Author Topic: BW film speed in the past  (Read 4712 times)

Jaded

  • The Codfather
  • Formerly known as Jaded
Re: BW film speed in the past
« Reply #25 on: November 01, 2016, 08:30:01 am »
I remember using a film I pushed to 1600ASA, to photograph a candlelit dinner. Can't remember the film name,

I might as well have made artwork with rolled oats  ;D
If you don't like your democracy, vote against it.

David Martin

  • Thats Dr Oi You thankyouverymuch
Re: BW film speed in the past
« Reply #26 on: November 01, 2016, 10:32:21 am »
Played with HP5 at 1600 (and heated developer :) and Tmax P3200. The results were suitably artistic.

"By creating we think. By living we learn" - Patrick Geddes

Adam

  • It'll soon be summer
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Re: BW film speed in the past
« Reply #27 on: November 02, 2016, 06:49:52 pm »
I thought this thread would be about a different thing, which I've always wondered about.  So I'll hijack it anyway.

Whenever they show very old B&W archive film on TV, it shows people moving too quickly.  I've always assumed it was due to hand cranked films or a different film spool speed 100 years ago, but surely there's a simple way to show for example some of the original film coverage of WW1 at the modern display rate?
“Life is like riding a bicycle. To keep your balance you must keep moving.” -Albert Einstein

Kim

  • An appetite for the epic, but no real stamina
Re: BW film speed in the past
« Reply #28 on: November 02, 2016, 07:09:40 pm »
That's a good question, actually.  There are various strategies for converting framerates, some of which work better than others depending on the ratio of the rates involved.  With modern equipment, this sort of thing is a lot less of an arse than it would have been historically, when pull-down would be more practical than interpolation[1].

I suppose one complicating factor is that often the old film is sourced in some intermediate format (eg. modern 24/25/30FPS colour film, analogue video) and the artefacts of the conversion process remain.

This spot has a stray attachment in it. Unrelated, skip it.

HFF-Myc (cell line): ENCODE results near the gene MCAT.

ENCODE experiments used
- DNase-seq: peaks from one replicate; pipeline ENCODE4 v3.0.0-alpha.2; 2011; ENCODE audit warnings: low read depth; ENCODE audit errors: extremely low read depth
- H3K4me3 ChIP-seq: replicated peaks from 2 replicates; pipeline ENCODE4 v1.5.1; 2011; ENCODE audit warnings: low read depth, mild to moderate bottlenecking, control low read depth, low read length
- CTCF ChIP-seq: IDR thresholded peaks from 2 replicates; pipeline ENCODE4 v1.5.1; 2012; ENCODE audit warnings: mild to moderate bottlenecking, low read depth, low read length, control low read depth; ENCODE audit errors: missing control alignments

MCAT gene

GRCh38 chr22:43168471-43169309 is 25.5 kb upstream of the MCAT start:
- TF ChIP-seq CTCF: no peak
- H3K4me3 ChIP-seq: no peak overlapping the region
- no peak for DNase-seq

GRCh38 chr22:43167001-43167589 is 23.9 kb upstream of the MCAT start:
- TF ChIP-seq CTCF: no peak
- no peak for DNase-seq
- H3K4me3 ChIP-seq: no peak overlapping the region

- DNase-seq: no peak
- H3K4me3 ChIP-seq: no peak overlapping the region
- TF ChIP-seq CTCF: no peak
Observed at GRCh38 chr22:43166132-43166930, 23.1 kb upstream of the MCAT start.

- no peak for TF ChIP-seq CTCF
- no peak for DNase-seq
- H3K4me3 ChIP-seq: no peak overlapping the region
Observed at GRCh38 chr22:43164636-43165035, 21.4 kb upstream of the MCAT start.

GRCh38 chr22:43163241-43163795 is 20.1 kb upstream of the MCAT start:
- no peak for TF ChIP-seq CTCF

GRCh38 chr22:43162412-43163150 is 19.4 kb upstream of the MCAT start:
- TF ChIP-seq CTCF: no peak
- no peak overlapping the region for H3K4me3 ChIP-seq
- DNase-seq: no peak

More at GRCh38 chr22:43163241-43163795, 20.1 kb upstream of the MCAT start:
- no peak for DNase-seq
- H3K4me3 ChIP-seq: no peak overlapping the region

Obviously if the camera wasn't recording at a consistent framerate (eg. hand-cranked, or clockwork/battery running down) and there's no time reference to correct it, it's always going to be a bit of a fudge.


Oh, and there's a circle of hell for documentary makers deliberately add artefacts to old footage in order to emphasise its age.


[1] Notable counter example: The video from Apollo 11.  That was 10FPS SSTV, crudely converted at the time to NTSC by the camera-pointed-at-a-long-persistence-CRT method, hence all the motion blur.  I'm sure most of the time we see that footage it's a copy of the live broadcast (presumably via 30fps film, amongst other things), not derived from the un-converted NASA tapes.  (Indeed, there was plenty of high-quality colour film shot during the moon landings, but we hardly ever see that on the telly.)
I do find anything involving ball bearings oddly satisfying

Jaded

  • The Codfather
  • Formerly known as Jaded
Re: BW film speed in the past
« Reply #29 on: November 02, 2016, 10:45:46 pm »
The high quality (still) coverage from the Apollo missions was copied then archived away. Most of the images you have seen will be first, second or third generation copies.

The desire to protect the original films was strong, but Michael Light was given access to the originals and published a book in 1999, Full Moon. He also produced exhibition quality prints that toured the world. The quality was outstanding.